How a Swiss bank was toppled by a financial scandal in Malaysia – and what can be learned from it
The world’s biggest financial scandal, over missing billions from Malaysian state-run development fund 1MDB, has left the country’s former prime minister, Najib Razak, facing charges of corruption – charges which he denies. In addition to bringing down a government, the scandal’s effects have reached as far as Switzerland, where Swiss bank BSI was forced to close after over 140 years of trading.
The 1MDB fund was overseen by Najib as prime minister, financial minister, and chairman of the advisory board, and was controversial from the outset in 2009. When in 2014 it was reported that 1MDB had amassed US$11 billion in debt, posing a threat to the Malaysian ringgit, the scandal began to unravel.
Documents leaked to investigative journalist Clare Rewcastle Brown’s website Sarawak Report in 2015 revealed how money appeared to have been funnelled out of the fund via a close friend of the prime minister, Malaysian tycoon Jho Low. He has denied any wrongdoing, but is currently facing an Interpol warrant for his arrest. The Wall Street Journal then published serious allegations of financial fraud, including the transfer of US$681m into Najib’s personal account. Funds were alleged to have been siphoned off through a web of shell companies and bank accounts and lavishly spent on items including a luxury property, a private yacht, and even funding for a Hollywood film. Investigations into these and other activities continue; Najib and Low deny any wrongdoing.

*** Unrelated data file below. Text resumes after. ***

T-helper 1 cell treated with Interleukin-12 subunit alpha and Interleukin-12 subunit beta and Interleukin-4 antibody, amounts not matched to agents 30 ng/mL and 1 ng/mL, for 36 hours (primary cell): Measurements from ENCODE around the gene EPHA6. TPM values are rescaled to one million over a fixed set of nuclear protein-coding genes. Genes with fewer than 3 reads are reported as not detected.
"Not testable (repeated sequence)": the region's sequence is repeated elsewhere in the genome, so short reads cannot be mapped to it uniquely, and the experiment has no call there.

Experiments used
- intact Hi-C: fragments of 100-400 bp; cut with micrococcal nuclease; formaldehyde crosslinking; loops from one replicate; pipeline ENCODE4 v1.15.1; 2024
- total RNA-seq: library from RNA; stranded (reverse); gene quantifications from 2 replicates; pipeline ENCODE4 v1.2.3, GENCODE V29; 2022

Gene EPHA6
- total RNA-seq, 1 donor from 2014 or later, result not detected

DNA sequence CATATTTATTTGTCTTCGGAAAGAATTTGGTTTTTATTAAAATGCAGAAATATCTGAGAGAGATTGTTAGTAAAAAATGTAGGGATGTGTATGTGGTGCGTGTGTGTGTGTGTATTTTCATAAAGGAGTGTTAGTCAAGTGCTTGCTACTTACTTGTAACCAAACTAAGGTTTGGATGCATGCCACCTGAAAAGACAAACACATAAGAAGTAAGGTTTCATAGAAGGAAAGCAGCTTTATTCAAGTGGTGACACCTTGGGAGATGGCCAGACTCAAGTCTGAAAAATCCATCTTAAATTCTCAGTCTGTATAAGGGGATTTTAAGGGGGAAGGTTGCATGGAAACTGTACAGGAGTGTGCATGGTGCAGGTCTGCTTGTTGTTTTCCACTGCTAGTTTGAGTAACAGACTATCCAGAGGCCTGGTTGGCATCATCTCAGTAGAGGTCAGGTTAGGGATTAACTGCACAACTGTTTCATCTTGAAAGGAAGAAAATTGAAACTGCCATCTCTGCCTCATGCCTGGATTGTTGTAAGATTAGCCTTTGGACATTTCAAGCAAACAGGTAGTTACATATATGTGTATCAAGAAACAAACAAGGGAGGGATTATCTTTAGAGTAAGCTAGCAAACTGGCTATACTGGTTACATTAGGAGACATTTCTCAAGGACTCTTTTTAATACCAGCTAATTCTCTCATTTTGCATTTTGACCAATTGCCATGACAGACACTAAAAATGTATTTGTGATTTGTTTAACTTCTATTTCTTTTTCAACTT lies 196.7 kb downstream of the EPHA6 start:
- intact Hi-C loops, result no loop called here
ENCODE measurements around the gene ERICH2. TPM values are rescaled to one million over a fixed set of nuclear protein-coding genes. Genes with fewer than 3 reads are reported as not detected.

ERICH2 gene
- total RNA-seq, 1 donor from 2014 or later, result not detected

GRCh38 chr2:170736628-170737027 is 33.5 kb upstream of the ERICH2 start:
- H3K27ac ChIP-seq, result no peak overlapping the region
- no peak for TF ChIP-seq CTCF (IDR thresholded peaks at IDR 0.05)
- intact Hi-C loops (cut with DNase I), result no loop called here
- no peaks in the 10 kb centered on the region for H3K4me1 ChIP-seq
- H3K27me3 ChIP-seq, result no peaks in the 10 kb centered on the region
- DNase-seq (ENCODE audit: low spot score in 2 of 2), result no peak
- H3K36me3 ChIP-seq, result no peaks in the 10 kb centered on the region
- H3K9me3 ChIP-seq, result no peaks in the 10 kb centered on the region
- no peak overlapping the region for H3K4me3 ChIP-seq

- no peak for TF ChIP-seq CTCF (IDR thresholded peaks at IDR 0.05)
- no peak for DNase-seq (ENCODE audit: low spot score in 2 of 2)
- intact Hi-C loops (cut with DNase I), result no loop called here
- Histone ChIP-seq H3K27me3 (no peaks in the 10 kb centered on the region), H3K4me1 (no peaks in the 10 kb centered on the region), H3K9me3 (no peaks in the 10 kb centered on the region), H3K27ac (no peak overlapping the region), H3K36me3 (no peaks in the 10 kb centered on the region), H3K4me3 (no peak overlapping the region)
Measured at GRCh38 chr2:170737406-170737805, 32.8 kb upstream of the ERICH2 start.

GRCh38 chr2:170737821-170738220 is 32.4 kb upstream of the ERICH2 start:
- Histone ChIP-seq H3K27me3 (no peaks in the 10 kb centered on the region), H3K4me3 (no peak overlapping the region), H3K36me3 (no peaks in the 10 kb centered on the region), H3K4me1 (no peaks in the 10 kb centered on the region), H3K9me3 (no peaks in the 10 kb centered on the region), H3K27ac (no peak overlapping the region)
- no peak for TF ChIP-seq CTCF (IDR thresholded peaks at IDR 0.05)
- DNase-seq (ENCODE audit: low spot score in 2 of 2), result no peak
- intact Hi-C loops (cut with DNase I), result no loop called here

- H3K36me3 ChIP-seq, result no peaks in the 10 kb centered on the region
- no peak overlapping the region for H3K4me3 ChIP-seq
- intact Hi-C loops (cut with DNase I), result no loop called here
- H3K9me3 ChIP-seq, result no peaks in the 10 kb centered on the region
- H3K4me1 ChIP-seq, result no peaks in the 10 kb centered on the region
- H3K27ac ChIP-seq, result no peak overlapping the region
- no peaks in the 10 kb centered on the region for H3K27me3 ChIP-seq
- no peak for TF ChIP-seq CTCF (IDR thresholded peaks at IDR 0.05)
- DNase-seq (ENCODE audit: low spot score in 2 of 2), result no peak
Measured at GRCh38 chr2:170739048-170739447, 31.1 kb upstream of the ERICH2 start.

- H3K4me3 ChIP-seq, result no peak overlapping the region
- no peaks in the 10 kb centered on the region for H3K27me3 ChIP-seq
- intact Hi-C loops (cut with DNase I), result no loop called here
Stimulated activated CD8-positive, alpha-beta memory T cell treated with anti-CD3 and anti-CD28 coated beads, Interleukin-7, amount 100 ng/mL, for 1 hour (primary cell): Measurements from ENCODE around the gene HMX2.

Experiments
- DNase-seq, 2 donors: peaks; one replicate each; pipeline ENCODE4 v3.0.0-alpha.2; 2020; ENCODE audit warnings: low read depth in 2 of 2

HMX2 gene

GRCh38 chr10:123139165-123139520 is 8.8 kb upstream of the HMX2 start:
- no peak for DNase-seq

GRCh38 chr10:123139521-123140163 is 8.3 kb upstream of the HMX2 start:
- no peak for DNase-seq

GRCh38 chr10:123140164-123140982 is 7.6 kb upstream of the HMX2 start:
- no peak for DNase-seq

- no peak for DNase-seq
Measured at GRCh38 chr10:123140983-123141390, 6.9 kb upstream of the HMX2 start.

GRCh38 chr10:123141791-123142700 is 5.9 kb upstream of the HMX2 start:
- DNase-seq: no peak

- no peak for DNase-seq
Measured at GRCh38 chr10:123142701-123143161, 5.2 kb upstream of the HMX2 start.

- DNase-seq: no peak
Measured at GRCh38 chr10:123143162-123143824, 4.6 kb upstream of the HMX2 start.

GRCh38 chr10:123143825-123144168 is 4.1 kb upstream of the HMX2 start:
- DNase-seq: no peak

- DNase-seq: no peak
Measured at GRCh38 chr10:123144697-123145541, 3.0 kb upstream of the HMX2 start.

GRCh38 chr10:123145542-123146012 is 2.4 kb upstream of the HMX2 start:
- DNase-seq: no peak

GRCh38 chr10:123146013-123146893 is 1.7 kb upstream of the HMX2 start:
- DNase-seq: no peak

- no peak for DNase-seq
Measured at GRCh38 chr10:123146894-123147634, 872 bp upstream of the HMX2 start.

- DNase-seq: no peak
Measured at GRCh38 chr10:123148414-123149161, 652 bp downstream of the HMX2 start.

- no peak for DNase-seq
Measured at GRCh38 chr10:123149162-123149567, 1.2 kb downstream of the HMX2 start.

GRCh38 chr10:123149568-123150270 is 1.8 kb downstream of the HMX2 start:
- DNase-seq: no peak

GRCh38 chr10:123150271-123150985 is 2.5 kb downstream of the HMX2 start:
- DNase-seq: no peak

While Najib was initially cleared of any criminal offence in 2016 (the report was classified under Malaysia’s Official Secrets Act), and Malaysia’s central bank’s investigations led to 1MDB being fined (an undisclosed amount) for irregularities, the scandal attracted the attention of authorities in Singapore, Switzerland and the US – and it was these regulators that claimed the scandal’s first victim, the venerable Swiss bank BSI.
End of a bank’s bull run
The 143-year-old bank was one of the oldest in Switzerland and the sixth largest, having expanded overseas during the 2000s into the high-growth markets of Asia, Eastern Europe, the Middle East and Latin America. As a strategically important financial centre, the bank opened a Singapore subsidiary in 2005. Under chief executive Hanspeter Brunner it grew rapidly. Among its clients were high net-worth individuals, family-owned companies, and several state-owned wealth and development funds – including 1MDB.
Storm clouds were gathering. In 2011, the Monetary Authority of Singapore, the state bank and financial regulator, inspected the bank for the first time, finding policy and process lapses and weak enforcement and control. A second inspection in 2014 uncovered serious shortcomings in BSI Singapore’s due diligence conducted on assets supposedly underlying the investment funds. The bank became embroiled in regulatory investigations related to 1MDB – now BSI Singapore’s largest and most profitable client.